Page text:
The explosions at the Fukushima Daiichi nuclear plant in Japan have made the economic impact of last week’s natural disaster far more difficult to assess than the two templates used by analysts — the Kobe earthquake in 1995 and Hurricane Katrina a decade later — would suggest.
Normally, natural disasters are followed by V-shaped recessions. Output is badly affected in the short term as infrastructure is knocked out and people cannot work or shop. Output falls sharply for three to six months, but then rebounds as the reconstruction starts.
Government money is poured into the affected areas, leading to a mini construction boom as homes, roads and power supplies are rebuilt. Pent-up spending from the period immediately after the crisis is unleashed.
Despite Japan’s weak public finances, analysts would expect Tokyo to come up with the money to rebuild the northeastern parts of the country affected by last week’s earthquake and tsunami.
What makes this crisis different is the nuclear dimension. There has been disruption to power supplies and people have been evacuated from a 20km exclusion zone around the Fukushima Daiichi plant, but it could potentially become far more widespread unless the Japanese can shut down the plant quickly.
Astronomic economic costs
Some analysts were starting this week to imagine what might happen in the event Tokyo, with 13-
million people in its metropolitan district, had to be evacuated because of a radiation cloud heading its way.
The economic costs of such an event would be astronomic. In Europe Japan’s crisis is already having an impact. Angela Merkel has ordered a temporary shutdown of Germany’s pre-1980s nuclear stations, which according to estimates account for 7% of the country’s power. That is a significant energy loss for a country that is growing robustly.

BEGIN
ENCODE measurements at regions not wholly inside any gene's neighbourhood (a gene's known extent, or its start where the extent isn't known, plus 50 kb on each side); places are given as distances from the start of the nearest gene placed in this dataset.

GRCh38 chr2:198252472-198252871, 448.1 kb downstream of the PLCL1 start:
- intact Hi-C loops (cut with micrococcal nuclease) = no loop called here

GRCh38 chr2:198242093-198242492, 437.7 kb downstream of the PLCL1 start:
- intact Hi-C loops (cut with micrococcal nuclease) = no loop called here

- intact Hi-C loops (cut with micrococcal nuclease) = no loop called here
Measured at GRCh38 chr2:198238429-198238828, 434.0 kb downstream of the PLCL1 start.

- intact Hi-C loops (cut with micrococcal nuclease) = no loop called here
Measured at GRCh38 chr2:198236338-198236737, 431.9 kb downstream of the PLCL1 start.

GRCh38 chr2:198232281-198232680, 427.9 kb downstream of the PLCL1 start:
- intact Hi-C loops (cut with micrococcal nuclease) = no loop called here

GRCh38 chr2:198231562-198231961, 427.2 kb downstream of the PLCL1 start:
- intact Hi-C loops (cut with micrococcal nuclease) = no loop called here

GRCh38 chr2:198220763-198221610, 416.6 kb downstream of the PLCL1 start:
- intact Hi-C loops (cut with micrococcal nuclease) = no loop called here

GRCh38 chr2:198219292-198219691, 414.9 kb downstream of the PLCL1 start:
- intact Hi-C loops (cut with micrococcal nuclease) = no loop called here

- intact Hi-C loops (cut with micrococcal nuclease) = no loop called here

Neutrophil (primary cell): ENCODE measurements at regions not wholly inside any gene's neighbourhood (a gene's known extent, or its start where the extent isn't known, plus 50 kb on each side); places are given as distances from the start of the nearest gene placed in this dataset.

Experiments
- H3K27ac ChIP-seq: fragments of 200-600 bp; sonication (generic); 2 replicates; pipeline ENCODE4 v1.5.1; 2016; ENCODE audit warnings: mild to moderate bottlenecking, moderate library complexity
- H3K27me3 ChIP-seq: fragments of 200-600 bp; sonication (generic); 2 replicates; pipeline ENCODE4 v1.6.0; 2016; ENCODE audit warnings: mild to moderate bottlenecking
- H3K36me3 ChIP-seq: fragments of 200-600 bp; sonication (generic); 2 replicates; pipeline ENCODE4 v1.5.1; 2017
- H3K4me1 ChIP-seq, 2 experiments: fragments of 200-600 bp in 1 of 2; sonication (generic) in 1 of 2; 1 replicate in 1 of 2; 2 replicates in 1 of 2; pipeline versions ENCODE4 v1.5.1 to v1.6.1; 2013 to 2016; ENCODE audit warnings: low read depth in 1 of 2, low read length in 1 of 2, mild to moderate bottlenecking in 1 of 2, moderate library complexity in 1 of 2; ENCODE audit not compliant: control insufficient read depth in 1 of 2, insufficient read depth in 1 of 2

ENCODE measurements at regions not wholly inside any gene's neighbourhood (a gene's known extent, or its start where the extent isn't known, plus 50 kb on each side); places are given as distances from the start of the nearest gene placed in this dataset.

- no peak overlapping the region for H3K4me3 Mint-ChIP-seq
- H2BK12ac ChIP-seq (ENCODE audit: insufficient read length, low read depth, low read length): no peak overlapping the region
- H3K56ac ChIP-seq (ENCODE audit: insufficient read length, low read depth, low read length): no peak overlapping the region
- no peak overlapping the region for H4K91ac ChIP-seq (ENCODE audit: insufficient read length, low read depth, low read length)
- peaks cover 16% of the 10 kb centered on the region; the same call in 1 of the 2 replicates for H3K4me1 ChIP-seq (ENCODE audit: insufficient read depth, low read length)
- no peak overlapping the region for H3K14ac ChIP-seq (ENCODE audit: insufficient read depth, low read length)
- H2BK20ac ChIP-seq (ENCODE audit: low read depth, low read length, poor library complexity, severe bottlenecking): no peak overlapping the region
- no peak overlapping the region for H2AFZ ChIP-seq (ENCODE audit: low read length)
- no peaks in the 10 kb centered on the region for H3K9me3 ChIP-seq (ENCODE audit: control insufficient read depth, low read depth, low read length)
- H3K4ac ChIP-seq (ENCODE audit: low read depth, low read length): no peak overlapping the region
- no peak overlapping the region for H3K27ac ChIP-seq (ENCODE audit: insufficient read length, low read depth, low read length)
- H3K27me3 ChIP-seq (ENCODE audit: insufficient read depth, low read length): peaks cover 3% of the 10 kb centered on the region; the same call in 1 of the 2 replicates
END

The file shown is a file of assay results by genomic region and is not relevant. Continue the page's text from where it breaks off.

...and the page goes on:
A second factor is the impact the Sendai earthquake will have on consumer and business confidence. At present the global economy is characterised by a high degree of uncertainty over North Africa and the Middle East and now over Japan. Economists think they have a way of quantifying this uncertainty, but they don’t.
So, although in theory it should be possible to do a full-scale risk assessment of the impact of Japan on, say, the United Kingdom, that is not really possible.
In theory the effects should be limited because Japan is not a major trading partner for the UK and the days of intensive Japanese inward investment are over.
The complexity of global supply chains for the goods in which Japan is world leader could mean delays and disruptions in some sectors, depending on how badly Japanese multinationals are affected by shortages of power and materials.
One big unknown for the UK is the oil price, which has fallen because traders believe the paralysis in Japan will cut global demand. That trend may not last. With a V-shaped recovery Japan will quickly return to more normal levels of oil usage.
Estimates this week that Japan’s crisis will shave 0,1% or 0,2% off global growth this year, with a similar rebound in 2012, are little more than guesswork. It could be a lot worse. —